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The Top Censored Stories of 2012 - Page 4 PDF Print E-mail
News/Features - Media
Written by Project Censored   
Wednesday, 12 October 2011 05:40

(16) Sweatshops in China Are Making Your iPods While Workers Suffer

Apple suppliers such as Foxconn, Dafu, and Lian Jian Technology routinely violate China’s Law on the Prevention & Control of Occupational Diseases. Several manufacturers replaced alcohol with n-hexane, which is used to clean parts. It is a chemical that works better than alcohol but poisons workers. In these factories, the workers – often women in their teens or 20s – were forced to work with the poison in unventilated rooms.

Because of the chemical in Lian Jian Technology’s plant Suzhou No. 5, People’s Hospital admitted 49 employees who fell ill. More employees were likely poisoned, but many were pushed out before they fell ill, and Lian Jian forced them to sign papers saying they would not hold the company accountable. They left with 80,000 to 90,000 yuan ($12,000 to $14,000) that they got in exchange for their lives and health, with fees and medical costs they would have to pay for the rest of their lives.

(17) Superbug Bacteria Spreading Worldwide

Lethal superbugs are emerging that do not respond to any known drugs. The World Health Organization states that the New Delhi – also known as the NDM-1 – superbug was recently found in UK patients and has reached a critical point. These superbugs are resistant to carbapenem antibiotics, which is a major concern to experts because these drugs are used for hard-to-treat infections that evade other medications.

Already 25,000 people die each year from superbugs in Europe, and there are a number of bacteria that are now resistant to all drugs. That figure will increase to even greater numbers unless new, more powerful antibiotics are developed.

The overuse and misuse of antibiotics is leading to “unprecedented levels” of resistance, and a lack of development of new drugs means we could see current treatments become useless. The problem is worsened because drug companies have put off developing new antibiotics because they are seen as not profitable enough.

(18) Monsanto Tries to Benefit from Haiti’s Earthquake

In May 2010, six months after an earthquake hit Haiti, the American multinational Monsanto donated to the country 60 tons of corn and vegetable hybrid seed. The United States Agency for International Development took charge of the seed distribution.

A month later, around 10,000 Haitian farmers demonstrated against Monsanto’s donation. “If Monsanto’s seed enters Haiti, farmer’s seed will disappear,” said Doudou Pierre Festil, member of Papaye Farmer’s Movement and coordinator of the National Sovereignty & Food Security Network. Haitian farmers denounce that Monsanto’s seeds can’t be reused each year, which leads to the necessity of buying new seed from the multinational every new sowing season. Moreover, the organization Farmer’s Route has warned that Monsanto’s seeds could force the farmers to depend on the company. This dependence could also extend to the fertilizers and herbicides required by the American multinational that also produces them.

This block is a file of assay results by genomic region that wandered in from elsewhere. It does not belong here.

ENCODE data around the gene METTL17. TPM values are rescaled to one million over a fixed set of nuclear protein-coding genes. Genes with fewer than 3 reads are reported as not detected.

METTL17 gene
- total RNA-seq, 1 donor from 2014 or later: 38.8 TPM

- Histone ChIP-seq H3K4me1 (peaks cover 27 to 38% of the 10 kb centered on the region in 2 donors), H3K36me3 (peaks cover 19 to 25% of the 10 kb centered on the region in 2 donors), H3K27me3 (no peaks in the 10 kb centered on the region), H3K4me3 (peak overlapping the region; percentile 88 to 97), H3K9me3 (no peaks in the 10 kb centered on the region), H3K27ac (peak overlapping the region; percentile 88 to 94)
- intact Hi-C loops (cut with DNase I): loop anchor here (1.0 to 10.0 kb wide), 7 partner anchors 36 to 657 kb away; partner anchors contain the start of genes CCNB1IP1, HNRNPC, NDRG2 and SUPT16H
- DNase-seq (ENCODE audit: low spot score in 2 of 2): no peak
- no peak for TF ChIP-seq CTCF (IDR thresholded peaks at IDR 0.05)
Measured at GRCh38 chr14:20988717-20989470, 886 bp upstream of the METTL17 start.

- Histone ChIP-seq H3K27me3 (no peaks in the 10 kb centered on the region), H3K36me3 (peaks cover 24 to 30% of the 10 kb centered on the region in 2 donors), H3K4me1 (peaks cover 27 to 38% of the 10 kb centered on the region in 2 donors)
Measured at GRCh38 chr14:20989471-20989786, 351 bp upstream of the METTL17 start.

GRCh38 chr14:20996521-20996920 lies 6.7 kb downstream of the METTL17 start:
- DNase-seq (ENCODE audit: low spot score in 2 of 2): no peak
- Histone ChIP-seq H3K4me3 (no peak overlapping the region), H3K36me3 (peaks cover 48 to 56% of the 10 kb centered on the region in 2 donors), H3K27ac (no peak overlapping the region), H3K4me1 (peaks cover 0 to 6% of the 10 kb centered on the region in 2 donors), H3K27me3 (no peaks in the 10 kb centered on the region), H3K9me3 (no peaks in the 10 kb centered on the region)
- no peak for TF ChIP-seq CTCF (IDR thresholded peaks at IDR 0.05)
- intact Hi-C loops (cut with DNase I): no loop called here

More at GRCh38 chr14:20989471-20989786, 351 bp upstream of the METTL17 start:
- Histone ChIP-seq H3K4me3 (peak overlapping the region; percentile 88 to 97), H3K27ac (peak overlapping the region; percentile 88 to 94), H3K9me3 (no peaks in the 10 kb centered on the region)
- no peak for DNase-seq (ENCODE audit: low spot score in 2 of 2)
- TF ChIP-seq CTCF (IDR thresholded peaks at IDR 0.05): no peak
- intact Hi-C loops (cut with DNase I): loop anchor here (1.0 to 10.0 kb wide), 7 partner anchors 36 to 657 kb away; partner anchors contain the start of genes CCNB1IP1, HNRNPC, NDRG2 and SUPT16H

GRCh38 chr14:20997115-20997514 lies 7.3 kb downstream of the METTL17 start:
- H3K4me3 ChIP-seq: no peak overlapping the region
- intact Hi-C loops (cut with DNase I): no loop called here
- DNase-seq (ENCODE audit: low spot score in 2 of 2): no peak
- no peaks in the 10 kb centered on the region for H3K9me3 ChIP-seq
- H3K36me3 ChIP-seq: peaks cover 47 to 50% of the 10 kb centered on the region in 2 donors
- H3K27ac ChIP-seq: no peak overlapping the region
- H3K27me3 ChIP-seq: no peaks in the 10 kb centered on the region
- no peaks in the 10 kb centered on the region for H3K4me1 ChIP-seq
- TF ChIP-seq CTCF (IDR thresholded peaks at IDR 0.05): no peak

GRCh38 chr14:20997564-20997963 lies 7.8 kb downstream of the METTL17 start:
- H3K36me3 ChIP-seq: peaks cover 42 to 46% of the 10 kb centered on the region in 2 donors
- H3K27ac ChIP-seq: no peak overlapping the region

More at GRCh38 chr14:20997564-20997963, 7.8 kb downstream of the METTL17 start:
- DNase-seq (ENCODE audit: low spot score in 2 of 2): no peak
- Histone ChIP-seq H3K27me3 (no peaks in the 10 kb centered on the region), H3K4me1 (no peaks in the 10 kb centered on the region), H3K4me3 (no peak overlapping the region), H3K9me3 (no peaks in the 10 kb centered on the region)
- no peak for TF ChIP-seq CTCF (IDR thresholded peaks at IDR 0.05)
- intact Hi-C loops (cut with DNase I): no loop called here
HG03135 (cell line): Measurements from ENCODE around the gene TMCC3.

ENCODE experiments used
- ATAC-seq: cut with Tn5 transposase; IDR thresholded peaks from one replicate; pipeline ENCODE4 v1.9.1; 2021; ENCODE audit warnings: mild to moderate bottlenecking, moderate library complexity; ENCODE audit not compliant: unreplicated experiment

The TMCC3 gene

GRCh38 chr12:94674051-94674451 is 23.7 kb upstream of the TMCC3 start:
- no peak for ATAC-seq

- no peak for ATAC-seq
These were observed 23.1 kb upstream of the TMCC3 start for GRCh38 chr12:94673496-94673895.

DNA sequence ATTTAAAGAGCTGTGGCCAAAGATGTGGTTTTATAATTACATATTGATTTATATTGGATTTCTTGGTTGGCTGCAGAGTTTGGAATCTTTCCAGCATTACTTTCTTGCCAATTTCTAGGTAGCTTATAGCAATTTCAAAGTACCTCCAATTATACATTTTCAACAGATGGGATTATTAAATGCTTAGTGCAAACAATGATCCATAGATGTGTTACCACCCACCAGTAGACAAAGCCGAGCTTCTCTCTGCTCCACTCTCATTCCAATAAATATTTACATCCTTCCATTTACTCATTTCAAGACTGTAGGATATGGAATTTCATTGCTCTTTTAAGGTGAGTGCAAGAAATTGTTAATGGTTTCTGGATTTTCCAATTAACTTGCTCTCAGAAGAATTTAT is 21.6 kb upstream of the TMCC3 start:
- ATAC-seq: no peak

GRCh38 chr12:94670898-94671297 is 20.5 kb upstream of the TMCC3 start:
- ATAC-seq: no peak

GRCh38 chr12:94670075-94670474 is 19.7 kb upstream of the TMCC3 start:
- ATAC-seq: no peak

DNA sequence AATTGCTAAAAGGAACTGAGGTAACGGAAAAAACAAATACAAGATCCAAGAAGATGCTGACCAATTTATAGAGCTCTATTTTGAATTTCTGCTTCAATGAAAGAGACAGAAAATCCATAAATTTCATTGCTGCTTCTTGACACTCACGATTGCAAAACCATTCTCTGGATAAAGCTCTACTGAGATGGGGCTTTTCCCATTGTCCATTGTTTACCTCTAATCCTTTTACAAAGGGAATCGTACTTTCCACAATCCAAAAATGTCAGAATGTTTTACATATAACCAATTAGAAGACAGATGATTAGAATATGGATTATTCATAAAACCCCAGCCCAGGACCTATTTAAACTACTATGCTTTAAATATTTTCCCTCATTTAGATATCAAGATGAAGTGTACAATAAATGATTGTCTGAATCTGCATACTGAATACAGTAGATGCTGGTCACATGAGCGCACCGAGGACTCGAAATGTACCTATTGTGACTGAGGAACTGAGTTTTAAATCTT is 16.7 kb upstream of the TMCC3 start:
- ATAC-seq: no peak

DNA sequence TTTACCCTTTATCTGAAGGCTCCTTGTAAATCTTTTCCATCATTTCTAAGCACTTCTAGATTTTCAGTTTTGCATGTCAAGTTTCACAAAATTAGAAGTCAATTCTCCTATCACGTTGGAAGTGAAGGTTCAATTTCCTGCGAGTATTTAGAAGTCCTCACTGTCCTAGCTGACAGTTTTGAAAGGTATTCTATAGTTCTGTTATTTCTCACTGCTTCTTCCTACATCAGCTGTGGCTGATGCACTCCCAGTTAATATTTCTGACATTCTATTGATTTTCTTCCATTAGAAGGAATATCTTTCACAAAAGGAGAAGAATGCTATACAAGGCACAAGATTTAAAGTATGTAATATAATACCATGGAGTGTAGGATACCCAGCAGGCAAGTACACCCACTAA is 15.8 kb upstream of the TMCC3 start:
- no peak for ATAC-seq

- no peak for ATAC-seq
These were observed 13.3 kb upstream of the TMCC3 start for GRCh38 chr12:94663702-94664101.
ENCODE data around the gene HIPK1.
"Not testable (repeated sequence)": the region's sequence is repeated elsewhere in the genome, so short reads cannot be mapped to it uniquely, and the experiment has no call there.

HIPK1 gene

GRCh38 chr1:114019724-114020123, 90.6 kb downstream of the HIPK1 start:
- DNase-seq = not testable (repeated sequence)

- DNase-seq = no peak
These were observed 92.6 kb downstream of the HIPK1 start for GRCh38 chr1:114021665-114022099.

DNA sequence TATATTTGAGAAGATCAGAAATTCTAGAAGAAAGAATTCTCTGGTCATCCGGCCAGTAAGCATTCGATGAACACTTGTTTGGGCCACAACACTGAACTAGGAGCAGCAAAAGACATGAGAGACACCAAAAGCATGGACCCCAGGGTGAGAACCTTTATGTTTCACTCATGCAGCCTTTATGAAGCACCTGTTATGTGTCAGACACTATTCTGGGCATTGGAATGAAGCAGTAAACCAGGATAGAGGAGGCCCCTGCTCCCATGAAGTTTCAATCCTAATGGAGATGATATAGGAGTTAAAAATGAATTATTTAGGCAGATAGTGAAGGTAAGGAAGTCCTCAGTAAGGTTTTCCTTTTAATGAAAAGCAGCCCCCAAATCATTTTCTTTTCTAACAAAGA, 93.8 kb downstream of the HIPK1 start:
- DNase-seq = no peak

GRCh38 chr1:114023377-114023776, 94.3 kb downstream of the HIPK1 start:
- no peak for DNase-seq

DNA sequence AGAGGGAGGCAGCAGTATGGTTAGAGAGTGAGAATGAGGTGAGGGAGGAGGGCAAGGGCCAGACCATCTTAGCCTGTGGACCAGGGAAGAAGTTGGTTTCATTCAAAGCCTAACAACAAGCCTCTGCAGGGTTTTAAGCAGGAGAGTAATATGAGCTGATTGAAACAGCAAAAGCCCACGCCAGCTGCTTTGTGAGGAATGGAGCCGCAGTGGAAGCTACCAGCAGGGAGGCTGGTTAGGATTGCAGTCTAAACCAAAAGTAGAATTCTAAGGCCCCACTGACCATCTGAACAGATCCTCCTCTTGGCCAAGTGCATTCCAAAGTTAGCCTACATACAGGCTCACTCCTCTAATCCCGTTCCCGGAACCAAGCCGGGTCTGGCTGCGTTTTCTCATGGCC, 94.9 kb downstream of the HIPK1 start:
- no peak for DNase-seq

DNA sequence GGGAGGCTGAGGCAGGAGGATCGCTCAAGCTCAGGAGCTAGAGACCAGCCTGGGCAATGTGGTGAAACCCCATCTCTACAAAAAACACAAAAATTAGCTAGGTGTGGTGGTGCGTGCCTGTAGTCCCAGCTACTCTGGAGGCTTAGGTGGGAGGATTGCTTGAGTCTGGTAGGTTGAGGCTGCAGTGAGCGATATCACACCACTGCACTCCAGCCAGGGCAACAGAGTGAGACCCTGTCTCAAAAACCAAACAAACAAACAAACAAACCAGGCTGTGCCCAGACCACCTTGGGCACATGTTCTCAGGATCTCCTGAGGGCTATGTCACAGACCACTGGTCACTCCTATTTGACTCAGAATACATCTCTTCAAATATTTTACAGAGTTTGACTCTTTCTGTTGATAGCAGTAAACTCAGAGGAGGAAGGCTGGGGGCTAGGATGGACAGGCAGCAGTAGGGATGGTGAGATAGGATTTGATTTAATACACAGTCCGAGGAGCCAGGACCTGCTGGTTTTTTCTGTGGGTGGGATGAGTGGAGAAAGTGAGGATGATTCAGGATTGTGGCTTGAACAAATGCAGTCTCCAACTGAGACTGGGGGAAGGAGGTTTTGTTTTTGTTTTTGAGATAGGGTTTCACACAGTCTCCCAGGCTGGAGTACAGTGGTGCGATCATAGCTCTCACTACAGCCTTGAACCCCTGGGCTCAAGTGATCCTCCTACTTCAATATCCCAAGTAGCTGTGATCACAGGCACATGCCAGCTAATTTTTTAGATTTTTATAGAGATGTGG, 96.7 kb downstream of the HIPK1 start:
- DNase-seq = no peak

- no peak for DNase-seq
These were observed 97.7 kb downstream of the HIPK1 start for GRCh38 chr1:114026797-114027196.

“Haitian government is using the earthquake to sell the country to multinationals,” declared Chavannes Jean Baptiste, coordinator of Papaye Farmer’s Movement. Monsanto is the world’s biggest seed company; it controls 20 percent of the seed market and the 90 percent of agricultural biotechnological patents.

(19) Oxfam Exposes How Aid Is Used for Political Purposes

In a March report, Oxfam found that billions of dollars in international aid that could have transformed the lives of many people in some of the poorest countries in the world was spent on unsustainable, expensive, and dangerous aid projects that donor governments used to support their own short-term foreign-policy and security objectives.

This type of aid often bypasses the poorest people and dangerously distorts the line between civilian and military activity. This report also showed that even though aid increased between 2001 and 2008, more than 40 percent of this increase was spent in just two countries: Afghanistan and Iraq. The remainder of that was shared between 150 other poor countries.

Last year, the report showed that 225 aid workers were killed, injured, or kidnapped in violent attacks, compared to 85 in 2002. The politicization and militarization of aid has in some places made it much harder for aid agencies to provide help to those in need – especially in Somalia.

(20) U.S. Agencies Trying to Outlaw GMO Food Labeling

There is growing concern over the health impact of growing and eating genetically modified organisms (GMOs). The World Health Organization has identified allergenicity, antibiotic resistance, gene transfer, outcrossing, gene stability, susceptibility of non-target organisms (insects), and loss of biodiversity as potential issues of using GM seeds.

Currently, most health studies are done by GM companies that have a natural conflict of interest that can lead to biased research or reporting. Many countries such as Japan, Australia, China, and the European Union recognize the possible risks and require mandatory labeling for products made with GMOs. There is a growing call for more comprehensive, independent research.

However, the official position of the U.S. Food & Drug Administration and the Department of Agriculture is that there is no difference between GMOs and non-GMOs. These agencies have also proposed to the Codex Alimentarius Committee that no country should be able to require GMO labeling on food items. The FDA and USDA say that mandatory labeling of GMOs is “false, misleading, and deceptive, implying there is a difference between GMO and non-GMO ingredients.”